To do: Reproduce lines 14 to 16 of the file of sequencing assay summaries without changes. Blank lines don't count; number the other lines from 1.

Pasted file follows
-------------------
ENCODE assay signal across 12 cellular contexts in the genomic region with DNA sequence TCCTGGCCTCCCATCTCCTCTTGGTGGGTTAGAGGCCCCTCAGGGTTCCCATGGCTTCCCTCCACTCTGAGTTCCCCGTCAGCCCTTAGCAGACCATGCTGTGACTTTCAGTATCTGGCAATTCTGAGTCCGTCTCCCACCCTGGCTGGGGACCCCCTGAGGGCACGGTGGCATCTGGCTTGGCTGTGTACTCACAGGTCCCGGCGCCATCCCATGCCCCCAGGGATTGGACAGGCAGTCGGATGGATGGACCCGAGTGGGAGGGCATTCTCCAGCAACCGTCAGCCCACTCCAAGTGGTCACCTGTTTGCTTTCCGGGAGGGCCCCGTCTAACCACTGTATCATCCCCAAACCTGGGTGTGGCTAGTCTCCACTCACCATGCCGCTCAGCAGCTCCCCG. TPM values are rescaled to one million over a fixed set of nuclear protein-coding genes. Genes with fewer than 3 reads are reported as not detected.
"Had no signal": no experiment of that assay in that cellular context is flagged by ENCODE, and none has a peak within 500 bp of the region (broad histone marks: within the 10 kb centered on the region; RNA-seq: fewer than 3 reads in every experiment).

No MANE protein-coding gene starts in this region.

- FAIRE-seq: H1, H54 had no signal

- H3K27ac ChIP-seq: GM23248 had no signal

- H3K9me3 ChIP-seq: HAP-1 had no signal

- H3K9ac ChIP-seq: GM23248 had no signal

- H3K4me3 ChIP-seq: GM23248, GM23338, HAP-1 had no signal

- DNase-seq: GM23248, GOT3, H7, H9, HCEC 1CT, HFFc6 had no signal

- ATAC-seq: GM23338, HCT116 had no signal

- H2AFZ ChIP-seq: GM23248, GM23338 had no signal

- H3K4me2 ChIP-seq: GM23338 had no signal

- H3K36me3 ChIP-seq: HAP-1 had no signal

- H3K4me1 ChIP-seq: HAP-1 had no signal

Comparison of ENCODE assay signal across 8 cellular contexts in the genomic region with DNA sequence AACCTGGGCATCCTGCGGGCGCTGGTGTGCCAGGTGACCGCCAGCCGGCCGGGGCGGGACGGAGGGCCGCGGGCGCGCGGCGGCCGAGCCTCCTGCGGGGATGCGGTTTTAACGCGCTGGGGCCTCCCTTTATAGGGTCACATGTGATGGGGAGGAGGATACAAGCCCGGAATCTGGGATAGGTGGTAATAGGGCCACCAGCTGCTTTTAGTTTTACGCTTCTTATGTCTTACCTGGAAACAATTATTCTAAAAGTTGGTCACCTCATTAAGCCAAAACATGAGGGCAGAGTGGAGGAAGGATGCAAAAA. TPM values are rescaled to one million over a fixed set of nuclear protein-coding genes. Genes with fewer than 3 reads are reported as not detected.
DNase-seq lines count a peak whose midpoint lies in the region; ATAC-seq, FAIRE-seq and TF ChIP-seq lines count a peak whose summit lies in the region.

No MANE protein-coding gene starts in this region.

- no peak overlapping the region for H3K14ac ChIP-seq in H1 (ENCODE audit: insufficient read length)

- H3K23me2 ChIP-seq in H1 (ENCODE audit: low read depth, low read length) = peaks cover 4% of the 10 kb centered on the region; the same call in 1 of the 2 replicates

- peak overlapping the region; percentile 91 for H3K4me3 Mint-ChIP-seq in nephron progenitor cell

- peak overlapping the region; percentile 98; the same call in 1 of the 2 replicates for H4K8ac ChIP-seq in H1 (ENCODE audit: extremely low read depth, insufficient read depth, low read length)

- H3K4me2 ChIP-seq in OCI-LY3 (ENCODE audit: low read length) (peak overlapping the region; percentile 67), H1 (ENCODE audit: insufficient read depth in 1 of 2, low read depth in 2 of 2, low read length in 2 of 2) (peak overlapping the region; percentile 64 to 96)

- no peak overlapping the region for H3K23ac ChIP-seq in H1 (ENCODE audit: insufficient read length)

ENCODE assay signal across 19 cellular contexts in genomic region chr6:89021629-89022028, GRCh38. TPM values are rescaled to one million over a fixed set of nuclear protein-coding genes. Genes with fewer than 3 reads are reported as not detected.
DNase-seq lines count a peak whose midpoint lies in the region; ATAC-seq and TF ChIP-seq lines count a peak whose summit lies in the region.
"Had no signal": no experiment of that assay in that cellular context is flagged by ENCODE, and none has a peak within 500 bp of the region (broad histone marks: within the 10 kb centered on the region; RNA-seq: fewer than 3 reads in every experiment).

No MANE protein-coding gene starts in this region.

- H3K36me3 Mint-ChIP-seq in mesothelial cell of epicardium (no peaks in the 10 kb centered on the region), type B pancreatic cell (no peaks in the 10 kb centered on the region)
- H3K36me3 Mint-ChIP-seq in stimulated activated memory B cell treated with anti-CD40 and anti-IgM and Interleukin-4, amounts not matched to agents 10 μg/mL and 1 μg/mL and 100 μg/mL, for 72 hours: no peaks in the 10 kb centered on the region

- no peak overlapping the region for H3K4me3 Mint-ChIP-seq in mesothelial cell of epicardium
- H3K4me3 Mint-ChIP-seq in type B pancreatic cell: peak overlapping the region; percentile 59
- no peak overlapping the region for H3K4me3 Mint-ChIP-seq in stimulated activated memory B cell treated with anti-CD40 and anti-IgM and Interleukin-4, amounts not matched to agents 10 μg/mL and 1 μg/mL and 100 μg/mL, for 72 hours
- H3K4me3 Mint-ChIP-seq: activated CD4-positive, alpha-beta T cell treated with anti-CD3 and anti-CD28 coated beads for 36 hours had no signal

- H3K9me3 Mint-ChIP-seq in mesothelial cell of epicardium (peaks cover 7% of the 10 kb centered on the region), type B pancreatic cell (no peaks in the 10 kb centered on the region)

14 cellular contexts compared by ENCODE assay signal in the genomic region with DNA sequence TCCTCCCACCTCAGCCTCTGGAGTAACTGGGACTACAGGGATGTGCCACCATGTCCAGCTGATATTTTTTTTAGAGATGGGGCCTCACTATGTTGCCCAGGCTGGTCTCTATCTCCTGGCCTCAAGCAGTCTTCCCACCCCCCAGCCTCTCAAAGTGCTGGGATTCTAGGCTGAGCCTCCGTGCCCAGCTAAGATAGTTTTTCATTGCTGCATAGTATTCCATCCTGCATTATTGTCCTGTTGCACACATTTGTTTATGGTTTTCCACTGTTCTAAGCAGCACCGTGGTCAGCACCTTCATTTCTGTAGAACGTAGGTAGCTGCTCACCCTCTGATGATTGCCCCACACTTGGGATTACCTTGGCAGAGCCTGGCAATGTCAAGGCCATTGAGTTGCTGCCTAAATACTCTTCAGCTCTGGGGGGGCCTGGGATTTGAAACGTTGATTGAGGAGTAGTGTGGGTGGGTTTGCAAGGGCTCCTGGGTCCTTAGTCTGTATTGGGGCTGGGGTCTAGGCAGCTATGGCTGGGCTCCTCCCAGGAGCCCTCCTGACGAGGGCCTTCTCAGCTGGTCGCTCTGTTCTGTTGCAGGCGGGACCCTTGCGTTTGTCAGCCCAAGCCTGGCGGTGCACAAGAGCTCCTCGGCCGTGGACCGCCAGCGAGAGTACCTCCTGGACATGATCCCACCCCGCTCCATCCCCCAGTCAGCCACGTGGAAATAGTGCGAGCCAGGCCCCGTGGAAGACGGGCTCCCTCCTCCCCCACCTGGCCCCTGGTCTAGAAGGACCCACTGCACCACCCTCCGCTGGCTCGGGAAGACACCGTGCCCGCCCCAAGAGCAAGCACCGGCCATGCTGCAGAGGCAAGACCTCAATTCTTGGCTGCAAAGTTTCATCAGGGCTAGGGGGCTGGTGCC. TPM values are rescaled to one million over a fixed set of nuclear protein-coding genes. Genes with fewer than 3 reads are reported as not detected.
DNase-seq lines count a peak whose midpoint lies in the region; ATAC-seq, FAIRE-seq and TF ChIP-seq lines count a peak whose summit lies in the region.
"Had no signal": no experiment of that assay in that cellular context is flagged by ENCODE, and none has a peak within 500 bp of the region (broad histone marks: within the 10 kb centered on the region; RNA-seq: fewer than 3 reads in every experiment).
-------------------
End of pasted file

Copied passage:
- H3K4me1 ChIP-seq: HAP-1 had no signal

Comparison of ENCODE assay signal across 8 cellular contexts in the genomic region with DNA sequence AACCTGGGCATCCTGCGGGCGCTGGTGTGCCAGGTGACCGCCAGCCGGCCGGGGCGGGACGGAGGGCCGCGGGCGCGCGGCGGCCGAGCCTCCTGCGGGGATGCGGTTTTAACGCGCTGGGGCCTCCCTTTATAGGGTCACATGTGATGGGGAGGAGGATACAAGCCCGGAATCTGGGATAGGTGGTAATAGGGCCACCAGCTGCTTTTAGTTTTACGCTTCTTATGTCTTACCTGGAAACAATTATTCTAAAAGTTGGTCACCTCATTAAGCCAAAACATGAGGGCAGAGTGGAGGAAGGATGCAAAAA. TPM values are rescaled to one million over a fixed set of nuclear protein-coding genes. Genes with fewer than 3 reads are reported as not detected.
DNase-seq lines count a peak whose midpoint lies in the region; ATAC-seq, FAIRE-seq and TF ChIP-seq lines count a peak whose summit lies in the region.